The use is also transformative in another sense. Although Forvet’s use was admittedly for the overriding commercial purpose of selling cars, it did try to elevate the taste level of U.S. television advertising. As judges in copyright cases, we must be ever mindful of the Holmes dictum not to impose our artistic tastes on others or the public in general, but the fact that many viewers found the Forvet ads tasteful and more pleasant to watch than typical TV ads is due, at least perhaps in part, to its use of music from an earlier era that has stood the test of time. Consequently, I find the first factor very closely balanced but with a slight edge to Forvet for the transformative use of Rob’s work. Much of the edge here comes from the fact that it would be very difficult to create the kind of setting sought by Forvet without the use of music (and similar props) from the era in question.

Factor two looks to the nature of the copyright-protected work. In this case, Rob’s song is within the traditional core of copyright--literature, art, and music. Although Rob’s work was published, which in itself helps Forvet’s fair use argument, the work is not a news report, scientific study, or historical analysis in which the scope of protection is “thin.” This factor favors Rob and argues against fair use.

Factor three looks to the substantiality of the taking in relation to the copyright-protected work as a whole. We note that a Forvet did not take the entire song but rather only the chorus. The courts have said, however, that this test must be qualitative and not merely quantitative, and here Forvet clearly took the most easily recognized and probably the most loved part of the song. Still, if this were a parody case, Forvet would have the right, under Campbell, to use at least enough to “conjure up” the protected work, and the chorus is certainly effective at doing that. How much more than mere conjuring up will be allowed depends on the nature of the use--the amount taken must in some sense be reasonable to achieve the legitimate purposes of the use. Here Forvet is trying to set a certain tone, by reminding people of what was popular at the time presented in its ad. When the use is transformative, as we have held this use is, it makes little sense to say that Forvet could use parts of the song that only a part of its audience would identify but not the part that is nearly universally known. The use here seems to be no more than reasonably necessary to achieve the purpose of the ad.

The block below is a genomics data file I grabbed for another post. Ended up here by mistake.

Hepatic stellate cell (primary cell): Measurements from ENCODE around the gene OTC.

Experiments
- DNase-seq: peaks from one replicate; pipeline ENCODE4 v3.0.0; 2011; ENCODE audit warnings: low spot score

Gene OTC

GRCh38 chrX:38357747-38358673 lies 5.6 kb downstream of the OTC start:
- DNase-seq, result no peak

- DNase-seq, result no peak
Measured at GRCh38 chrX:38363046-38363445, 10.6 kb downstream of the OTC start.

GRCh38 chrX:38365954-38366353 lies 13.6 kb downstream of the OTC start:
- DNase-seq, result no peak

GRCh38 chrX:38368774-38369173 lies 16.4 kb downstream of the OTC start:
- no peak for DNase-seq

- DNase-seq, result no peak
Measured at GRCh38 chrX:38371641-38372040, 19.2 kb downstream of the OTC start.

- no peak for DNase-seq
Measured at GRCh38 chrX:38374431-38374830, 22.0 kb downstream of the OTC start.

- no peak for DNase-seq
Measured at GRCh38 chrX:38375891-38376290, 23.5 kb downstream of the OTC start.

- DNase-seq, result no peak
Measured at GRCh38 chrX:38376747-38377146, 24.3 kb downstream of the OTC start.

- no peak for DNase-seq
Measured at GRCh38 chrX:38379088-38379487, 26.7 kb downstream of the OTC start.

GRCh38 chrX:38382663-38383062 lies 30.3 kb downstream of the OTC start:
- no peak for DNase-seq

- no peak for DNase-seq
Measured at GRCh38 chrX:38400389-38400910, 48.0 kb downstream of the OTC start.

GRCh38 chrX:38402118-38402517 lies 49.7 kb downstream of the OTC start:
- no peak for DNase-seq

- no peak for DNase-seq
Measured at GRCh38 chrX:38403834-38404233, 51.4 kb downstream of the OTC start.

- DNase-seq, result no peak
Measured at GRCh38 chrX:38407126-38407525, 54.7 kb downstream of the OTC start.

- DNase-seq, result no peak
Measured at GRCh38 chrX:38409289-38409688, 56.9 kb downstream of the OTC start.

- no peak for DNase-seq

In connection with factor three, we note that some courts have also measured the substantiality of the taking in relation to the defendant’s work, not just the protected work. Here the use of the chorus from Flowing Down the River was clearly an important part of Forvet’s ad, but as we have said, the amount was reasonable in view of the legitimate purposes of the taking. The chorus was not the entire work created by Forvet, which was an audiovisual work involving many other elements besides the chorus from Rob’s protected song. Under this approach to substantiality as well, the taking seems within the bounds of reason.

The fourth factor, which the Supreme Court has said is the most important, looks to the effect the taking would have on the potential market for the work, including derivative markets the plaintiff is likely to enter. We note that Forvet makes at least a colorable claim that there was no real substitute, given its goal of evoking an earlier era nostalgically, and it seems even plausible that Forvet’s use might actually reawaken interest in Rob’s song and increase sales on phonorecords. On the facts shown, however, it is clear that large sums are available to copyright owners for the licensing of their songs for uses of the type made by Forvet here, indicating that this is a traditional derivative market that copyright owners interested in economic returns would likely wish to enter. If Forvet had used the chorus from Flowing Down the River without even attempting to license and pay “the customary fee” (to use the language of the Supreme Court in Harper & Row), and if we were to find that a fair use, it could operate as a serious disincentive to compose new and popular music and it would deprive such authors of a potential source of revenue that they have come to expect.